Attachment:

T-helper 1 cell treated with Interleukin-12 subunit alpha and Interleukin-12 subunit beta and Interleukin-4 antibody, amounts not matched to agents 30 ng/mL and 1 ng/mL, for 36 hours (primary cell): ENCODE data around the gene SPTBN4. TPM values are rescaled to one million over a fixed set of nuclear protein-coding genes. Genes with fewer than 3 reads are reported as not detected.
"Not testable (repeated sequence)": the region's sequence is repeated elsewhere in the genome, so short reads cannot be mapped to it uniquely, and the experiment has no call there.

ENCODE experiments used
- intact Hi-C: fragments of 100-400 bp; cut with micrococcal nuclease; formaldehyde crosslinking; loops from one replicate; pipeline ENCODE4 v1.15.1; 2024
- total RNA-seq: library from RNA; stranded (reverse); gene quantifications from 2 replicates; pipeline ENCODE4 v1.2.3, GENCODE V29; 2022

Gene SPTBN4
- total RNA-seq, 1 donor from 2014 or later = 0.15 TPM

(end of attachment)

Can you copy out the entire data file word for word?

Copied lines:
T-helper 1 cell treated with Interleukin-12 subunit alpha and Interleukin-12 subunit beta and Interleukin-4 antibody, amounts not matched to agents 30 ng/mL and 1 ng/mL, for 36 hours (primary cell): ENCODE data around the gene SPTBN4. TPM values are rescaled to one million over a fixed set of nuclear protein-coding genes. Genes with fewer than 3 reads are reported as not detected.
"Not testable (repeated sequence)": the region's sequence is repeated elsewhere in the genome, so short reads cannot be mapped to it uniquely, and the experiment has no call there.

ENCODE experiments used
- intact Hi-C: fragments of 100-400 bp; cut with micrococcal nuclease; formaldehyde crosslinking; loops from one replicate; pipeline ENCODE4 v1.15.1; 2024
- total RNA-seq: library from RNA; stranded (reverse); gene quantifications from 2 replicates; pipeline ENCODE4 v1.2.3, GENCODE V29; 2022

Gene SPTBN4
- total RNA-seq, 1 donor from 2014 or later = 0.15 TPM